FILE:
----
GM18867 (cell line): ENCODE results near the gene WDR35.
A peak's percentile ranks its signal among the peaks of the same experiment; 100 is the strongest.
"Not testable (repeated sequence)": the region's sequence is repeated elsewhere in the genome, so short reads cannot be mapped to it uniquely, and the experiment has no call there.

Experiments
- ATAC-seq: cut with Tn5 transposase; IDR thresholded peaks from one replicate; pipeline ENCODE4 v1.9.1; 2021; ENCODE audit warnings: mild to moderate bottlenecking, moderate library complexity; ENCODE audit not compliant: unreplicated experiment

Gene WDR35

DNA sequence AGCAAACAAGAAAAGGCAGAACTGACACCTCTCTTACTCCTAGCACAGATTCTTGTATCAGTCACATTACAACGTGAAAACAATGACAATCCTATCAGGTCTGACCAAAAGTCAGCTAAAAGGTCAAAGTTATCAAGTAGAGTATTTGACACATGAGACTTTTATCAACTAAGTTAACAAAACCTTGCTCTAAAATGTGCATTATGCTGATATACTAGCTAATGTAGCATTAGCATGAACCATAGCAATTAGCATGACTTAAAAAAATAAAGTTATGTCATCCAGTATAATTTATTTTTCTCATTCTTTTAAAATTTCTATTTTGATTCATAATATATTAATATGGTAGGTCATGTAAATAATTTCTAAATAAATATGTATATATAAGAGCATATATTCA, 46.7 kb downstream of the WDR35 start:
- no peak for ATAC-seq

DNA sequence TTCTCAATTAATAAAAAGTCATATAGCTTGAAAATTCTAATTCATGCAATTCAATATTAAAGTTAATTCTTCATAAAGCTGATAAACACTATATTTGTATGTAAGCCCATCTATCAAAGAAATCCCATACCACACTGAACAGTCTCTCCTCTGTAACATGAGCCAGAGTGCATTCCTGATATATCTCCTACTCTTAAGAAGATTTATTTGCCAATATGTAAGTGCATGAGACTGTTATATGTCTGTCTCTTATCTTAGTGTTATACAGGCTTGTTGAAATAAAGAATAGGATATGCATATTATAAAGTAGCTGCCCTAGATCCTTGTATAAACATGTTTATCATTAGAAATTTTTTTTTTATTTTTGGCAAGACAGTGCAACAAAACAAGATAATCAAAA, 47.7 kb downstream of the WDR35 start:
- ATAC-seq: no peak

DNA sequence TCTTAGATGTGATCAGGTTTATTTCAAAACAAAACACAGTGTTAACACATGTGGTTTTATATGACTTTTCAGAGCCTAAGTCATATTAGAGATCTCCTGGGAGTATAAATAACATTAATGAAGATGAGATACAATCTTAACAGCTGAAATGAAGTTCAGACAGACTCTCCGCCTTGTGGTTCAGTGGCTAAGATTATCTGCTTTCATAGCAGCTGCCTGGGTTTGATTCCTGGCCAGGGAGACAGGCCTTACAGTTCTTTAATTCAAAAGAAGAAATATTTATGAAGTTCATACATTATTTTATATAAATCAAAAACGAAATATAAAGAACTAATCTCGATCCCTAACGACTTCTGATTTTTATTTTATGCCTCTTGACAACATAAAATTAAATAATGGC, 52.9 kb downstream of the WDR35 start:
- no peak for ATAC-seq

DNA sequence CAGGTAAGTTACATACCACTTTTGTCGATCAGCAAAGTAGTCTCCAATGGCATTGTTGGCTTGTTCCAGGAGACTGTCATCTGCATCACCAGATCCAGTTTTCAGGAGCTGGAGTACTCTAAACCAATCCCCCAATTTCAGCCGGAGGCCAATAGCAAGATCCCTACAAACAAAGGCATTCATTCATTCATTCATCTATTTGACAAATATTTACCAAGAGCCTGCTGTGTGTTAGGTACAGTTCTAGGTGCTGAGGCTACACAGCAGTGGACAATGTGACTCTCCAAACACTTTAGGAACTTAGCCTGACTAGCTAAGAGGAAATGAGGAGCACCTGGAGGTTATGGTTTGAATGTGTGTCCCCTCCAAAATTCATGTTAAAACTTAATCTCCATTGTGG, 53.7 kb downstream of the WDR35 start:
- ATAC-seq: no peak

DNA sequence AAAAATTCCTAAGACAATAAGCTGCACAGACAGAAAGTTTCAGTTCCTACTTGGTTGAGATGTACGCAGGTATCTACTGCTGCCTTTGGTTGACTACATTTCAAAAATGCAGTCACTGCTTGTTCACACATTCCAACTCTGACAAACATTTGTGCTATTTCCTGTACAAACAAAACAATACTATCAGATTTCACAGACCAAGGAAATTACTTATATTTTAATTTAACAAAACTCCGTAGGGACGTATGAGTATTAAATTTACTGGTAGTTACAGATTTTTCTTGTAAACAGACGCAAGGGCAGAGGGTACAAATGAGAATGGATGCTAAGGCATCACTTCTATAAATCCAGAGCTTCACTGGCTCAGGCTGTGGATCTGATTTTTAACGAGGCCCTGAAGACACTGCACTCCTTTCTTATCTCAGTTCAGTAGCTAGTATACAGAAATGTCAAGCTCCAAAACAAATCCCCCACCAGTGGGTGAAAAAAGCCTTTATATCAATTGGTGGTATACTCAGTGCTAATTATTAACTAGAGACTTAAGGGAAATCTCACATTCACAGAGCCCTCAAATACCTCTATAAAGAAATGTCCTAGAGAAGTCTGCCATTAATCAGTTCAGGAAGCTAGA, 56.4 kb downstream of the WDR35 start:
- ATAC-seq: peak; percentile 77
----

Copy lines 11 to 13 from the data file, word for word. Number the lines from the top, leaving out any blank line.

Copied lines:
DNA sequence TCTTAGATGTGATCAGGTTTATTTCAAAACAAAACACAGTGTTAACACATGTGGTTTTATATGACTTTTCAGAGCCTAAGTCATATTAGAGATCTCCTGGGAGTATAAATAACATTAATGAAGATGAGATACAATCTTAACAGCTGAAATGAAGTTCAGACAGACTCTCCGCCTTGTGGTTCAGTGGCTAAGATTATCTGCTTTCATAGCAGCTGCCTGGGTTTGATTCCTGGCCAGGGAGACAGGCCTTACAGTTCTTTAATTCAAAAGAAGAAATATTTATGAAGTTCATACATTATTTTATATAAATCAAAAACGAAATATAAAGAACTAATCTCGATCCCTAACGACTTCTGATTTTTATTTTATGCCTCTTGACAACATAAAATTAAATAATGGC, 52.9 kb downstream of the WDR35 start:
- no peak for ATAC-seq

DNA sequence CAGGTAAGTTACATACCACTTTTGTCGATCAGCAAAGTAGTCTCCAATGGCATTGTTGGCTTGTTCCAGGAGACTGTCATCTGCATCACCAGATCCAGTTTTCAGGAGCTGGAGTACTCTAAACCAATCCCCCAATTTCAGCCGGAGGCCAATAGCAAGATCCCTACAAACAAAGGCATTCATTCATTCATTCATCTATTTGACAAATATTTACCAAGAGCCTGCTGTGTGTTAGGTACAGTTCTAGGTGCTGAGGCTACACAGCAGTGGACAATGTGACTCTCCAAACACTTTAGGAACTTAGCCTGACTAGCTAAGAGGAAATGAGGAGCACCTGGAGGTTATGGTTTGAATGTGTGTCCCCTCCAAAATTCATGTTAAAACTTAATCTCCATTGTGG, 53.7 kb downstream of the WDR35 start: